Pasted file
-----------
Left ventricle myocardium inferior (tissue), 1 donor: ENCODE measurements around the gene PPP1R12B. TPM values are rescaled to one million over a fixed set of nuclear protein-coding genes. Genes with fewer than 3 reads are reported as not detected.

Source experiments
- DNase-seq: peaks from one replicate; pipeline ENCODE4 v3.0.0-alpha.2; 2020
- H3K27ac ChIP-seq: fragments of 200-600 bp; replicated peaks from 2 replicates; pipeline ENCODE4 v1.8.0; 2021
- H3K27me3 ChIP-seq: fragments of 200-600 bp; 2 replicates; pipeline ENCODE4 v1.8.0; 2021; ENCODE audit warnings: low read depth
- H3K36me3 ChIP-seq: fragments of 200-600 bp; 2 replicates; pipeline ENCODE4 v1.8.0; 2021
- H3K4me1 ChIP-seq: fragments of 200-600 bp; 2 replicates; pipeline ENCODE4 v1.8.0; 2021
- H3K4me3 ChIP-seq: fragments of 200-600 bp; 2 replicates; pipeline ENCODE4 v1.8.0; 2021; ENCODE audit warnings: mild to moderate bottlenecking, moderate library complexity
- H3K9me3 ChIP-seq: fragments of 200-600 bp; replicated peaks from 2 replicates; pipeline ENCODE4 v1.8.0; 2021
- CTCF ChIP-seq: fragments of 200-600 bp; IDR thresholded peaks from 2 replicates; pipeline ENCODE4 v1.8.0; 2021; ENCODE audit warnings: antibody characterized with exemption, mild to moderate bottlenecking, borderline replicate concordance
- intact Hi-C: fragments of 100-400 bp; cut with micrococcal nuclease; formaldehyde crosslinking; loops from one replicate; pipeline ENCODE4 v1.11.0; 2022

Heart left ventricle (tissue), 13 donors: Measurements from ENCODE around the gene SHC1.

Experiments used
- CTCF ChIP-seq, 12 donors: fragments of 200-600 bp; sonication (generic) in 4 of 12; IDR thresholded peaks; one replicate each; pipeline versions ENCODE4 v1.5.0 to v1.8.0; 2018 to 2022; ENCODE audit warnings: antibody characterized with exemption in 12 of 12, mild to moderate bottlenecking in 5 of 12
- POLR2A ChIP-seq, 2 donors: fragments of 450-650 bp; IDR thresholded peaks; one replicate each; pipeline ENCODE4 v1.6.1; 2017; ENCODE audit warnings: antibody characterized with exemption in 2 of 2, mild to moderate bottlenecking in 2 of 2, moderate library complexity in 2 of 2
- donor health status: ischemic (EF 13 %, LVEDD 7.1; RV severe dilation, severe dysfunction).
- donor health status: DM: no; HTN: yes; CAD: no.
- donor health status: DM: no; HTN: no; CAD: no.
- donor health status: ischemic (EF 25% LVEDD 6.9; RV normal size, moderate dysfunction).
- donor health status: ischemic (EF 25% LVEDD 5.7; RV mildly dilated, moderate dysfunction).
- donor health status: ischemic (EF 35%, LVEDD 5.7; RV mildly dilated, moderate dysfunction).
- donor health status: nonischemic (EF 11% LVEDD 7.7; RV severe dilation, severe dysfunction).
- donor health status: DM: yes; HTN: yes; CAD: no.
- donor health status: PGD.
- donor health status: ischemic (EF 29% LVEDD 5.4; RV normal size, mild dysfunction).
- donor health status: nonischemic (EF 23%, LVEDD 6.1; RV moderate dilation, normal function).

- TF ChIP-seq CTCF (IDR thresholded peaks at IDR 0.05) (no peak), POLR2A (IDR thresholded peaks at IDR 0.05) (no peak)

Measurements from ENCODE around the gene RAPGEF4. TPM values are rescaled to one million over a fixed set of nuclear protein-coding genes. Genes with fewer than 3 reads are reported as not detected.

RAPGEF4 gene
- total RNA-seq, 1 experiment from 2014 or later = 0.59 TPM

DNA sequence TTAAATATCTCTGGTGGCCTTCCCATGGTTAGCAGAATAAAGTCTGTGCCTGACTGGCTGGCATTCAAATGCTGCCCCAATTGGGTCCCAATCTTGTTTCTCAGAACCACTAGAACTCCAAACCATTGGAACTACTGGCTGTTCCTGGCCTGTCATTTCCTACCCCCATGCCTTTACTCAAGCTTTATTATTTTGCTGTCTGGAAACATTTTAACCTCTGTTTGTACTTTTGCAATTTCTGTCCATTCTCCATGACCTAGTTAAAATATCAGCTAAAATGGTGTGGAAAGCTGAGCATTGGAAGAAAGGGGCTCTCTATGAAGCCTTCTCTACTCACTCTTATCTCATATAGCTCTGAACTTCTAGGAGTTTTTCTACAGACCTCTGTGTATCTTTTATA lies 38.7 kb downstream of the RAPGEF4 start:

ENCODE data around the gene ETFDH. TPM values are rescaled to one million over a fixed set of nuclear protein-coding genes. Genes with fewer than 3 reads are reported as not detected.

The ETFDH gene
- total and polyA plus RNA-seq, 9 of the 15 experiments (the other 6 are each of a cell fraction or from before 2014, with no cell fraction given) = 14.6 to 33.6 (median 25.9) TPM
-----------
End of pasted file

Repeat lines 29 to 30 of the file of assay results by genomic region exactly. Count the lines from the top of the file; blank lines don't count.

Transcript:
RAPGEF4 gene
- total RNA-seq, 1 experiment from 2014 or later = 0.59 TPM